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Tarot Talk: Reading for Yourself

Tarot Talk: Reading for Yourself

So you’ve got your first deck(s). You’ve flipped through them a few times, perhaps even flipped through a book or two. Does it seem overwhelming? So many cards, so many interpretations, so many symbols. How on earth are you going to learn this.

Stop, take a break, and start by reading for yourself. There’s no pressure, no one looking at you expectantly while you try to remember if the Two of Swords is about anxiety or…? You can take your time, make notes, and have your space set up exactly as you want. 

Setting up your space

Setting up your space is important because it’s almost like a ritual to help you sink into the right frame of mind to read. As you set up the area, set down any stresses from the day. Invite your guides in, if you use them, and finish by grounding and centering. As an example, here is how I like to do my readings when reading for myself (or when you’re ready, reading for others IN your space). 

  • Set the mood with low (but not too low, you have to see the cards!) lighting. Think candles, lamps, lanterns. However, keep safety in mind, especially if you have kids, fur or human, running around.
  • Get a tarot mat. This is to protect your cards and to help set the intention that something special is going on here. There are so many things you can use for a tarot mat (some you might have in your house already if you're an antiquer like me). Right now I’m using an embroidered piece of velvet I picked up at a local festival. In the past, though, I’ve used vintage scarves, fabric I liked the look of, and tablecloths picked up at Spirit Halloween. If you can sew and you have the energy to spend, making your own and embroidering symbols/motifs special to you on it is a fantastic way to really make a unique and powerful mat. 
  • Crystals - I have specific crystals I always have with me, and on my mat, when I read. An amethyst for intuition, smoky quartz to help absorb negative energy and also to place on the cards between reads, and moonstone because I like the feminine energy it gives. I sometimes also add in a clear quartz if I feel like my energy is a little low. 
  • Pull out your journal and pen, if you’re using it, so you can take notes on card meanings, connections you make with symbolism, emotions, etc. Writing things down re-enforces things in our brain. If writing doesn’t work for you, maybe voice memos would.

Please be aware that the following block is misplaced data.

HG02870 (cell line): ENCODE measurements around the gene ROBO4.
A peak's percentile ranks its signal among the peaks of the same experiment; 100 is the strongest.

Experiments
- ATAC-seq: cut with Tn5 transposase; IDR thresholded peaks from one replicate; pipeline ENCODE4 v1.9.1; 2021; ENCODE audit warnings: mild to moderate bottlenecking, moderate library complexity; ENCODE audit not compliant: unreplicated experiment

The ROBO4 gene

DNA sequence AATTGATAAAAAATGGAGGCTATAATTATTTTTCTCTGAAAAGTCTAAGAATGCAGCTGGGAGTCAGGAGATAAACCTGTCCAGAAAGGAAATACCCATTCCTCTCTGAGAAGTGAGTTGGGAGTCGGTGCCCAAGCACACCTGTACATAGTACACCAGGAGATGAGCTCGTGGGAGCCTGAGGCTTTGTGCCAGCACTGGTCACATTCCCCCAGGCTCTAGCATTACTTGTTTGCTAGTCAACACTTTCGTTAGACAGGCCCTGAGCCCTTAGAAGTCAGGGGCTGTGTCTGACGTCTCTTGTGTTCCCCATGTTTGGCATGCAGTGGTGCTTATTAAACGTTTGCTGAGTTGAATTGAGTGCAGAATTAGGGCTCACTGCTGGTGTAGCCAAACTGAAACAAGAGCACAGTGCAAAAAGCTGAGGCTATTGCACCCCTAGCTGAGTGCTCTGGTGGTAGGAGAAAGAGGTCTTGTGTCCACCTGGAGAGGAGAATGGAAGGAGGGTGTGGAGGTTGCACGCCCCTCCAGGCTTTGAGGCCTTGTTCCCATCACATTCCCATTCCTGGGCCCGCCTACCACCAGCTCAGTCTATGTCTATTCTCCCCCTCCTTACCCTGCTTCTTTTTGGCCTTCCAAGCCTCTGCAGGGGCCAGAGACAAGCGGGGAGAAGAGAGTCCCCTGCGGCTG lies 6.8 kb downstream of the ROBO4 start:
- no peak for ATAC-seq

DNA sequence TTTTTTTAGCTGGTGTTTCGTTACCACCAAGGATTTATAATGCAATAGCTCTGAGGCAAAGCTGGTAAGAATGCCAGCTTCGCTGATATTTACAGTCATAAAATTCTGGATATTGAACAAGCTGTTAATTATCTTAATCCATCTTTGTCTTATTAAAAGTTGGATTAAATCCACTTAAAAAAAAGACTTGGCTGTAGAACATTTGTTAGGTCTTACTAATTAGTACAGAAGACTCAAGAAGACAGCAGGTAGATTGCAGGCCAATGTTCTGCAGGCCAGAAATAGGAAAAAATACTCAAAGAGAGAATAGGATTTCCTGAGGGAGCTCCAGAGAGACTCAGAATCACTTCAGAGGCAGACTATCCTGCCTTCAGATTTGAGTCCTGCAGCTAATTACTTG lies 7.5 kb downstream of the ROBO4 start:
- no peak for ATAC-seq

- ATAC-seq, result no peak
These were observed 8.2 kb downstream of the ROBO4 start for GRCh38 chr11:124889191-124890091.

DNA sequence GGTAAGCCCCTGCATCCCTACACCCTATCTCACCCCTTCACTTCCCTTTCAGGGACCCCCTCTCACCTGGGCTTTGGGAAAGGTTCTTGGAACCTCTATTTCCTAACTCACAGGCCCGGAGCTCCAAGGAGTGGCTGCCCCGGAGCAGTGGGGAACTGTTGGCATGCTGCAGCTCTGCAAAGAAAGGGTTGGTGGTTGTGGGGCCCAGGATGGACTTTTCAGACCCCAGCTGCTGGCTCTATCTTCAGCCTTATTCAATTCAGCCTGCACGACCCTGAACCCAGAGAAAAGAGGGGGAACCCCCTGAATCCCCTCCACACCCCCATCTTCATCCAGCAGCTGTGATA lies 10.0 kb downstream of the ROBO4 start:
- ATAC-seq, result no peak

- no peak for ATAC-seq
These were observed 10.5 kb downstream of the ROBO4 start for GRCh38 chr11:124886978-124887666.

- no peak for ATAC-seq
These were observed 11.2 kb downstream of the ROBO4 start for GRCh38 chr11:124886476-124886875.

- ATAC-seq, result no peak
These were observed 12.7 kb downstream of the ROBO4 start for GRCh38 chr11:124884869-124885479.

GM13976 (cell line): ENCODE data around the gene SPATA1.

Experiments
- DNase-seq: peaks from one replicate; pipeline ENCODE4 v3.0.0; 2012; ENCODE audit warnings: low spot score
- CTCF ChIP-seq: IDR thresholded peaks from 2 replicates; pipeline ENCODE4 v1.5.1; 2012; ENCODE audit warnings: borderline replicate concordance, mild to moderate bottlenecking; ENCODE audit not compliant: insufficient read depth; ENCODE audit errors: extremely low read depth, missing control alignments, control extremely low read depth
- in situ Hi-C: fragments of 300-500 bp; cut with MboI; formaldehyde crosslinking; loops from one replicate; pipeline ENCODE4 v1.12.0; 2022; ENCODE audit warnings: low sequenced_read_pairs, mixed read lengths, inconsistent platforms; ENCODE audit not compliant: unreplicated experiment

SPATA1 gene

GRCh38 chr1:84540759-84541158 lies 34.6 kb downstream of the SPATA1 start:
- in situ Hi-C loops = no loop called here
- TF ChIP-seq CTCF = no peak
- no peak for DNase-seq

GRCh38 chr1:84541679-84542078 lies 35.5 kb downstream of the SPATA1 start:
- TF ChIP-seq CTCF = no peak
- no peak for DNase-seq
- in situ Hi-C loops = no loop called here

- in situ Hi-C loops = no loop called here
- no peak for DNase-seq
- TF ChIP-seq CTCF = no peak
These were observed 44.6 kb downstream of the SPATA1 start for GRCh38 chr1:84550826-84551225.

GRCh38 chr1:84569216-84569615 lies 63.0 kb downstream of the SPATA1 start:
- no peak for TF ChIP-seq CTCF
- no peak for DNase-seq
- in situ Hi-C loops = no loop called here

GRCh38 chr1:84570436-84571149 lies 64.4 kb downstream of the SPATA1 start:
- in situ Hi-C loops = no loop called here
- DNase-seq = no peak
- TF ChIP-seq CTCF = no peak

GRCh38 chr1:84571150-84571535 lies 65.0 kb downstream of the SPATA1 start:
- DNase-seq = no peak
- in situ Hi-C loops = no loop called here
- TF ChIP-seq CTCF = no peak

If you haven’t already, it’s time to set the deck and get your energy all over it. Shuffling in whatever way you feel comfortable in is the best way to do it. As you shuffle, visualize a white light surrounding the deck and your hands, talk to it, introduce yourself and your guides to it, and if you’d like, when you feel you’ve shuffled enough, do an interview spread with it. 

Three card spreads

The easiest way to learn how to read is to pull a card every day and spend sometime with it, but if you’d like to move a little further into reading, try your hand at three card spreads. There is a wealth of ideas here on Biddy Tarot regarding different spreads. 

Placing the cards

Depending on how you shuffled, you may have reversed cards in your deck. It’s preference (and weirdly enough, passionate debate in some circles) on if you want to read reversals. Most guidebooks give the reversed meaning, some people read them simply as the negative version of the upright meaning (If the Queen of Swords means unbiased judgment, then the reversed would be close-mindedness), or read them, as I do, as internal energy as opposed to external. 

When you lay the cards down, spend a few minutes looking at them from a high-level. How many Major (life changing events) vs Minor (everyday minutiae) Arcana are there? Are there patterns within the symbolism, or the way the images are portrayed, such as people facing the same way, apples on multiple cards, or the direction in which things/people point? How can you build a story or narrative about those things? Make notes about your observations before moving into each individual card. 

Learning tarot isn’t a race nor a rigid framework

Don’t speed through this process. Also, don’t get too hung up on what the guidebooks say. Tarot should be an exploration of your relationship with the cards and what they mean to you. So yes, learn the meanings the creators/artists have set for the cards, but don’t be afraid to add in your own as well (where your awesome journal comes in!). 

If you want to any tarot from me, you can follow me on Instagram and TikTok where I do Tarot of the Week and Deck walkthroughs, and you can get a reading from my via email through my Etsy shop!

Image reads "Tarot Talk: Reading for Yourself" and shows tarot cards and a bundle of sage.

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